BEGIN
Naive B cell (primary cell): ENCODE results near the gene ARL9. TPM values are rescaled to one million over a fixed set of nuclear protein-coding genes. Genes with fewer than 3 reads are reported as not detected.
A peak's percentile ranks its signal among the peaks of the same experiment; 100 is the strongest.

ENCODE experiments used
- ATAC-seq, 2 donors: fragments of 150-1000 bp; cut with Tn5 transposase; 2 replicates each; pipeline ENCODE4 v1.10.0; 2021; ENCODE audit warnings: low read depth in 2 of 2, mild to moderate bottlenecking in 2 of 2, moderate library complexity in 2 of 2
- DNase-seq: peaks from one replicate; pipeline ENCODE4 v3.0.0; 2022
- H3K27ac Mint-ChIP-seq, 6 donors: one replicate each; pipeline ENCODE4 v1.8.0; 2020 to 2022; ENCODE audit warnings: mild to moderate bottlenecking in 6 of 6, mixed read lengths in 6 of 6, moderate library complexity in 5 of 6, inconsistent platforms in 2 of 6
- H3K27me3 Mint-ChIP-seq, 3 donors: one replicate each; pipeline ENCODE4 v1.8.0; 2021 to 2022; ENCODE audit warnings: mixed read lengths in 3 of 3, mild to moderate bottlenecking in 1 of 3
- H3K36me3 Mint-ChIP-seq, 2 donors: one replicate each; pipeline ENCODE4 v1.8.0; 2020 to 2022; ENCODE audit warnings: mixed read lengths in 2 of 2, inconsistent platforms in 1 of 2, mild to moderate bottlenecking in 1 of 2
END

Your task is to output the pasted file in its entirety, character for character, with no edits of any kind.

Naive B cell (primary cell): ENCODE results near the gene ARL9. TPM values are rescaled to one million over a fixed set of nuclear protein-coding genes. Genes with fewer than 3 reads are reported as not detected.
A peak's percentile ranks its signal among the peaks of the same experiment; 100 is the strongest.

ENCODE experiments used
- ATAC-seq, 2 donors: fragments of 150-1000 bp; cut with Tn5 transposase; 2 replicates each; pipeline ENCODE4 v1.10.0; 2021; ENCODE audit warnings: low read depth in 2 of 2, mild to moderate bottlenecking in 2 of 2, moderate library complexity in 2 of 2
- DNase-seq: peaks from one replicate; pipeline ENCODE4 v3.0.0; 2022
- H3K27ac Mint-ChIP-seq, 6 donors: one replicate each; pipeline ENCODE4 v1.8.0; 2020 to 2022; ENCODE audit warnings: mild to moderate bottlenecking in 6 of 6, mixed read lengths in 6 of 6, moderate library complexity in 5 of 6, inconsistent platforms in 2 of 6
- H3K27me3 Mint-ChIP-seq, 3 donors: one replicate each; pipeline ENCODE4 v1.8.0; 2021 to 2022; ENCODE audit warnings: mixed read lengths in 3 of 3, mild to moderate bottlenecking in 1 of 3
- H3K36me3 Mint-ChIP-seq, 2 donors: one replicate each; pipeline ENCODE4 v1.8.0; 2020 to 2022; ENCODE audit warnings: mixed read lengths in 2 of 2, inconsistent platforms in 1 of 2, mild to moderate bottlenecking in 1 of 2